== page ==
For almost a decade, the Supreme Court of Pennsylvania’s decision in Tooey v. AK Steel Corp., has permitted former employees to circumvent Pennsylvania’s Workers’ Compensation Act (“WCA”) and bring claims directly against their former employers under certain circumstances. Specifically, Tooey permits a former employee to sue a former employer based on his/her development of an occupational disease as a result of exposures or injuries sustained during their employment that manifests more than 300 weeks after the employee’s employment ended. This opinion has resulted in former employers being regularly sued by former employees who developed asbestos born illnesses due to the long latency period between asbestos exposure and disease manifestation. However, a recent appeal filed in the Court of Common Pleas of Allegheny County case, Marshall Jarrett v. American Honda Motor, Co., Inc., has been accepted by the Commonwealth Court of Pennsylvania, and will determine whether former employers are entitled to protections through another Pennsylvania Statute, the Occupational Disease Act (“ODA”).
By way of brief background, the ODA preceded the WCA, and remains separate and distinct therefrom. The ODA was created to provide a remedy to employees who develop occupational diseases or illnesses that are either developed or aggravated by a type of work. For former employees who contract diseases within four years of their last employment, said employees can receive a certain amount of money, plus $75.00 per month. For employees that develop an occupational disease after the four-year mark, they are only entitled to $75.00 a month. Importantly, where compensation is barred under the WCA, but available under the ODA, an individual is required to pursue recovery before the Workers’ Compensation Board under the ODA, as opposed to seeking common law damages before the courts. See 77 P.S. §§ 1401 and 1403. Although the ODA is an old statute, it has never been repealed and is in effect to this day.
Turning to the Jarrett lawsuit that is the subject of this article, the plaintiff there has alleged that the decedent, Marshall Jarrett, Sr., contracted, and died from, mesothelioma as a result of his occupational exposure to asbestos. One of the many defendants sued therein, Weld Tooling Corporation, allegedly employed the decedent during the course of his career. Although Tooey precluded the application of the WCA to bar plaintiff’s claims against any of decedent’s employers, Weld Tools has filed a motion to dismiss for lack of subject matter jurisdiction pursuant to the ODA. Therein, Weld Tools argued that plaintiff is required to exhaust the administrative remedies under the ODA before filing suit against it, and thus, argued that the trial court lacks subject matter jurisdiction over the lawsuit. The Honorable Alan Hertzberg heard oral argument on the motion, but like many motions based on the ODA that came before it, Weld Tools’ motion was denied on May 28, 2021. However, Weld Tools appealed this order, and in an extremely interesting turn of events, the Commonwealth Court of Pennsylvania granted the petition for appeal on September 22, 2021.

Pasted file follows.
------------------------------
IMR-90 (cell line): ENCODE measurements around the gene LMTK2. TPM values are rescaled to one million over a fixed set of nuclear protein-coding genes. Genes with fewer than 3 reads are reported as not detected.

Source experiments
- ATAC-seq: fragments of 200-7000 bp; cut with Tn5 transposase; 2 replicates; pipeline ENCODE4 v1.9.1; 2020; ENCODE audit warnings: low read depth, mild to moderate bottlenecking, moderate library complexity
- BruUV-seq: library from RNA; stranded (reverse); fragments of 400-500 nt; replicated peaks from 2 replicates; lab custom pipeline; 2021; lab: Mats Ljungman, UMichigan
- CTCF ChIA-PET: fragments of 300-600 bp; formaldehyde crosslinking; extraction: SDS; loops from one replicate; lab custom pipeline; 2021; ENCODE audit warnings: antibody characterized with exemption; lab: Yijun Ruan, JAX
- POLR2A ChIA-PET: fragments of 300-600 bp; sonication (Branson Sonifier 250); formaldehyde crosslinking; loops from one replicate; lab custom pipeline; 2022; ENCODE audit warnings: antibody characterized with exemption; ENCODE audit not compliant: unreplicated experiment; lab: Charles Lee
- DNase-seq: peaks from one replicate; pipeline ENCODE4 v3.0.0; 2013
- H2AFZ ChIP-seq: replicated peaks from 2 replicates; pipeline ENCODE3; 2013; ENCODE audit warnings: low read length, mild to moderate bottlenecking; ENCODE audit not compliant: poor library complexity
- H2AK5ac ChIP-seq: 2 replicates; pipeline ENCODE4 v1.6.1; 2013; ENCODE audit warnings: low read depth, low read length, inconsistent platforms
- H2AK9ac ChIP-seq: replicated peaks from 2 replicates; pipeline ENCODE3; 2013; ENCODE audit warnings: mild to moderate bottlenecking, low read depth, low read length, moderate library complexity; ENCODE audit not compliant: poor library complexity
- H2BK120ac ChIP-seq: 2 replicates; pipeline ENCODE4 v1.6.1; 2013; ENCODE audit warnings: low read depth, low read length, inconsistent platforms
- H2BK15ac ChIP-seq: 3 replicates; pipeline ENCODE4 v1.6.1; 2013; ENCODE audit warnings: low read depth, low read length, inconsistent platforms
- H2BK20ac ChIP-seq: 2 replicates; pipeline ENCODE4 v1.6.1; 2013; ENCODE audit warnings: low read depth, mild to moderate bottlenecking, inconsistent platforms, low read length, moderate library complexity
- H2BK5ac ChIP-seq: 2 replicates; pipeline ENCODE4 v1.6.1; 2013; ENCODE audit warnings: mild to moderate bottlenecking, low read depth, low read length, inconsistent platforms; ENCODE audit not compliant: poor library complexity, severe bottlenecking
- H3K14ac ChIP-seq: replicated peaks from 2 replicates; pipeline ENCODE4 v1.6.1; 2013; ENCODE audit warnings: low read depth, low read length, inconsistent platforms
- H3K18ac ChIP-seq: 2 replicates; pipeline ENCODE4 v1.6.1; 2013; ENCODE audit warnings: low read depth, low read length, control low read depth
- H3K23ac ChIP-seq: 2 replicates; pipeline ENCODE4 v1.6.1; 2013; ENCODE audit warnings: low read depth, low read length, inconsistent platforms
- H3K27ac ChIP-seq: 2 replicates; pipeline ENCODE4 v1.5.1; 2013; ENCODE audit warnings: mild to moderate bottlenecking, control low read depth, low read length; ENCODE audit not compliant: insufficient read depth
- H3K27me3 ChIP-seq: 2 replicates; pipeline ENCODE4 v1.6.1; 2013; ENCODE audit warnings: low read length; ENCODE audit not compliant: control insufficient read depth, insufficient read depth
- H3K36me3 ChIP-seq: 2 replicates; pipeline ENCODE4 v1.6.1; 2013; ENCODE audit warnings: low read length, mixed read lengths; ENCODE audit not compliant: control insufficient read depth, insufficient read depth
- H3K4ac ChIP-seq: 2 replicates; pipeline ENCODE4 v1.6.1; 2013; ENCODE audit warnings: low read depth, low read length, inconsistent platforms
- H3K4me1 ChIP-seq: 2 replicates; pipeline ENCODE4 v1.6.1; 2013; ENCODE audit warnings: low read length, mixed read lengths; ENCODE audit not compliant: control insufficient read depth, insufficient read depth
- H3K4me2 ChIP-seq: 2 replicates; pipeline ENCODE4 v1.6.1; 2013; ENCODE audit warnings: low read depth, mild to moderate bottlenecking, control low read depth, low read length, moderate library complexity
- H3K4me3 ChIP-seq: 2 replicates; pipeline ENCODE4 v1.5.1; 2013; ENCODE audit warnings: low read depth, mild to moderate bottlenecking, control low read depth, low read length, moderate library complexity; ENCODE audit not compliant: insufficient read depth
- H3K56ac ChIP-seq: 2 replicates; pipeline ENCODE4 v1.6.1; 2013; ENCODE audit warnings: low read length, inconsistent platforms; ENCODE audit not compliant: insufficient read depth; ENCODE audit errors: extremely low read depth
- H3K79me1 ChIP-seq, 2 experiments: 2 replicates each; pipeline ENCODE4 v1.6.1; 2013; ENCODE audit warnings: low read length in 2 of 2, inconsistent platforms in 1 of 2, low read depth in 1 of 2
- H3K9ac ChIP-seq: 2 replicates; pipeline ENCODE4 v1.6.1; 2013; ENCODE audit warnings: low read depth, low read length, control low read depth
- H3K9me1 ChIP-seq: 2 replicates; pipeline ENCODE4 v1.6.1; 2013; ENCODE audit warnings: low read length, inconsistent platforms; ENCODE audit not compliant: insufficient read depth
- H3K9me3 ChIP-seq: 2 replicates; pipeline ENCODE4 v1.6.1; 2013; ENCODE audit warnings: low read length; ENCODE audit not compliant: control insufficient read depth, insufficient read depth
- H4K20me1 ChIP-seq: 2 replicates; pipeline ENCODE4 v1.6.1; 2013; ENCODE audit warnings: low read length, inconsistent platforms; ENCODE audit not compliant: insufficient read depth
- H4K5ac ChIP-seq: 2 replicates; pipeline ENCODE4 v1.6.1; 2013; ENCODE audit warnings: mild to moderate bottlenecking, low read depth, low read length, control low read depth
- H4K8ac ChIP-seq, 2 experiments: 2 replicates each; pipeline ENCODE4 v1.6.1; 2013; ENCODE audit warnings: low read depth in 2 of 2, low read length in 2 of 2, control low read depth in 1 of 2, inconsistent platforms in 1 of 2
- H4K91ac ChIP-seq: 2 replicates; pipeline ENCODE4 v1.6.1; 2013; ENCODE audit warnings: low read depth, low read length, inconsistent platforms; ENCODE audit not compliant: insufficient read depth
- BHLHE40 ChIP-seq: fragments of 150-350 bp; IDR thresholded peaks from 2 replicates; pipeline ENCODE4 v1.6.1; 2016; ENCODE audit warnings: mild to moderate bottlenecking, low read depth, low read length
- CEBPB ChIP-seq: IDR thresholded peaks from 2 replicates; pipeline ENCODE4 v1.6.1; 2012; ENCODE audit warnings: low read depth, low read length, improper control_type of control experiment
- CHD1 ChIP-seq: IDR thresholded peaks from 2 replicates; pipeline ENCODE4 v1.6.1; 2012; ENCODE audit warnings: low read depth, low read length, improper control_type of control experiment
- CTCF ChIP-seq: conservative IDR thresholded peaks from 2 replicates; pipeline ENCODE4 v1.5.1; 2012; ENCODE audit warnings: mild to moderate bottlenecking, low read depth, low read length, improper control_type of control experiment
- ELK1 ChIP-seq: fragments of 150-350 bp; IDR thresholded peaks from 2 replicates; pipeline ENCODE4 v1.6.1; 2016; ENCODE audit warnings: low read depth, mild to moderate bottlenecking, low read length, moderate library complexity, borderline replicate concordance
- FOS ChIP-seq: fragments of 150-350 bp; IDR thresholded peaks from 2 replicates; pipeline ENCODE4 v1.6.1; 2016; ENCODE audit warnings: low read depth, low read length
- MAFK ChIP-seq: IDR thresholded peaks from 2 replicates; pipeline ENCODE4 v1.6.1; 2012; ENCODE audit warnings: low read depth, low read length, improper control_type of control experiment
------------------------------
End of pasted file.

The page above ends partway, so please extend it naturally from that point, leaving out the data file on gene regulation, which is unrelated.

Judge Hertzberg filed his Opinion in support of his order denying Weld Tools’ motion to dismiss on October 21, 2021. Therein, the court argued that the ODA is an old act, which only remains in place today to cover claims for occupational diseases contracted prior to the effective date of the WCA’s occupational disease provisions. Although the court agreed that the WCA and ODA are separate acts, it opined that the diseases covered in both acts are essentially the same. In that regard, the court argued that the ODA is extremely specific with regard to what types of diseases are covered by the ODA. Mesothelioma is not one of the listed diseases. Additionally, the court argued that the ODA should not be interpreted to apply to claims based on the contraction of mesothelioma because the monetary relief available is a woefully inadequate remedy.
Margolis Edelstein will be sure to monitor this matter, as its outcome will significantly impact all Tooey claims against employers moving forward.